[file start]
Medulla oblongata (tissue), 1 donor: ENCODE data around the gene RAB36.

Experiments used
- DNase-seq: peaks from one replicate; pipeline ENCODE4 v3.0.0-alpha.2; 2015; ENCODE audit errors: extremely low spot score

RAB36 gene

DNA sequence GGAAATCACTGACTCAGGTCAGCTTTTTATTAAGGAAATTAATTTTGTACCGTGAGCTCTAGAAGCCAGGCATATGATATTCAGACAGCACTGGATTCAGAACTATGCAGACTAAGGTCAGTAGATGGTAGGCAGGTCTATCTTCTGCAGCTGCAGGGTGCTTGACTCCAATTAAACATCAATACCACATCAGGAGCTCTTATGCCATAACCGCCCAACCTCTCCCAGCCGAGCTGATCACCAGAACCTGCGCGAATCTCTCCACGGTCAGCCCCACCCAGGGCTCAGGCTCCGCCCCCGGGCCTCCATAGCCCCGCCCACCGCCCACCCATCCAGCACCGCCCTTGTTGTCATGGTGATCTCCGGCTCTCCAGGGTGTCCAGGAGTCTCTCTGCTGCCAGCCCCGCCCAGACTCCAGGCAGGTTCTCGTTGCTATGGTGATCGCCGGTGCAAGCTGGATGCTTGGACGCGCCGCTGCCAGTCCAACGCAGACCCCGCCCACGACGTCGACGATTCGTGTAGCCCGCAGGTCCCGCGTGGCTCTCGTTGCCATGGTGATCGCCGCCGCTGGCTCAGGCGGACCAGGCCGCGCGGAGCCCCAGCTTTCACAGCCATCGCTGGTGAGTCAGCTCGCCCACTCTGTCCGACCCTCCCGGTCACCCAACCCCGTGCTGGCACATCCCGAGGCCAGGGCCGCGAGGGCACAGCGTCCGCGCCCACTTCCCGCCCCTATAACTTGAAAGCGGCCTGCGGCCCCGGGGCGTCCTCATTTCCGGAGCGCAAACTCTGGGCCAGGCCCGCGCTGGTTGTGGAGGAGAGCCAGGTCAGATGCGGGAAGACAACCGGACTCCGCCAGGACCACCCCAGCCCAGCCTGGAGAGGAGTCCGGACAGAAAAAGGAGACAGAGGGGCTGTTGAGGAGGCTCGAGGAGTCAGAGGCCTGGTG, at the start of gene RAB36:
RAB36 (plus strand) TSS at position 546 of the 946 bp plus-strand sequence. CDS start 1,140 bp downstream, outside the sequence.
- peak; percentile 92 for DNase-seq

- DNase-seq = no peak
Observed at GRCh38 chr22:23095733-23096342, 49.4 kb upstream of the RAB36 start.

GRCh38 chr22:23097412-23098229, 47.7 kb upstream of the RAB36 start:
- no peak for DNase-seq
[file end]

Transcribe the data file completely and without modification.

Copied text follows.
Medulla oblongata (tissue), 1 donor: ENCODE data around the gene RAB36.

Experiments used
- DNase-seq: peaks from one replicate; pipeline ENCODE4 v3.0.0-alpha.2; 2015; ENCODE audit errors: extremely low spot score

RAB36 gene

DNA sequence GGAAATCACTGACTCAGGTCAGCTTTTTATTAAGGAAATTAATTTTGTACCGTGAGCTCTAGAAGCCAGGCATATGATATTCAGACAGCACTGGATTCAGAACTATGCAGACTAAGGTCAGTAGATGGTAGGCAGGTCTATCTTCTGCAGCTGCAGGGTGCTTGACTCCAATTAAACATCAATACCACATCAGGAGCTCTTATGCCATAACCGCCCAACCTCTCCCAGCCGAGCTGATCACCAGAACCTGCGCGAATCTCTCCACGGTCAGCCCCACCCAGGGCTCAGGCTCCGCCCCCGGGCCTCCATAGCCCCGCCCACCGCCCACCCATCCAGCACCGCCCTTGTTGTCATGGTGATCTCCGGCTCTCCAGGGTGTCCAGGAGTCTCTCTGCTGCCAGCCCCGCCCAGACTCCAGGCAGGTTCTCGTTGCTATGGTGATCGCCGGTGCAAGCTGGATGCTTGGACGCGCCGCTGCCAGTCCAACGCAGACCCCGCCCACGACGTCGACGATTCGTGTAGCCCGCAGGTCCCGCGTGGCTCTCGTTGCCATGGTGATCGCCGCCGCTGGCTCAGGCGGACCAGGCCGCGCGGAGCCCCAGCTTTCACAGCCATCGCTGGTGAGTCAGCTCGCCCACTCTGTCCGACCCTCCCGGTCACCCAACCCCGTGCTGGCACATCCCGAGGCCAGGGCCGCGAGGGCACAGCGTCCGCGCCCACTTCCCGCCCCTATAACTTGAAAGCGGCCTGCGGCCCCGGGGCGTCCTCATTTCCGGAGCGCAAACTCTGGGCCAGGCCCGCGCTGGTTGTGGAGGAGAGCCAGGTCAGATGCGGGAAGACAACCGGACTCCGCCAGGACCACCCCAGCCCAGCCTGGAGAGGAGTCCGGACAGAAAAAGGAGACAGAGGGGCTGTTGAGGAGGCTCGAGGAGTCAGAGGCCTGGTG, at the start of gene RAB36:
RAB36 (plus strand) TSS at position 546 of the 946 bp plus-strand sequence. CDS start 1,140 bp downstream, outside the sequence.
- peak; percentile 92 for DNase-seq

- DNase-seq = no peak
Observed at GRCh38 chr22:23095733-23096342, 49.4 kb upstream of the RAB36 start.

GRCh38 chr22:23097412-23098229, 47.7 kb upstream of the RAB36 start:
- no peak for DNase-seq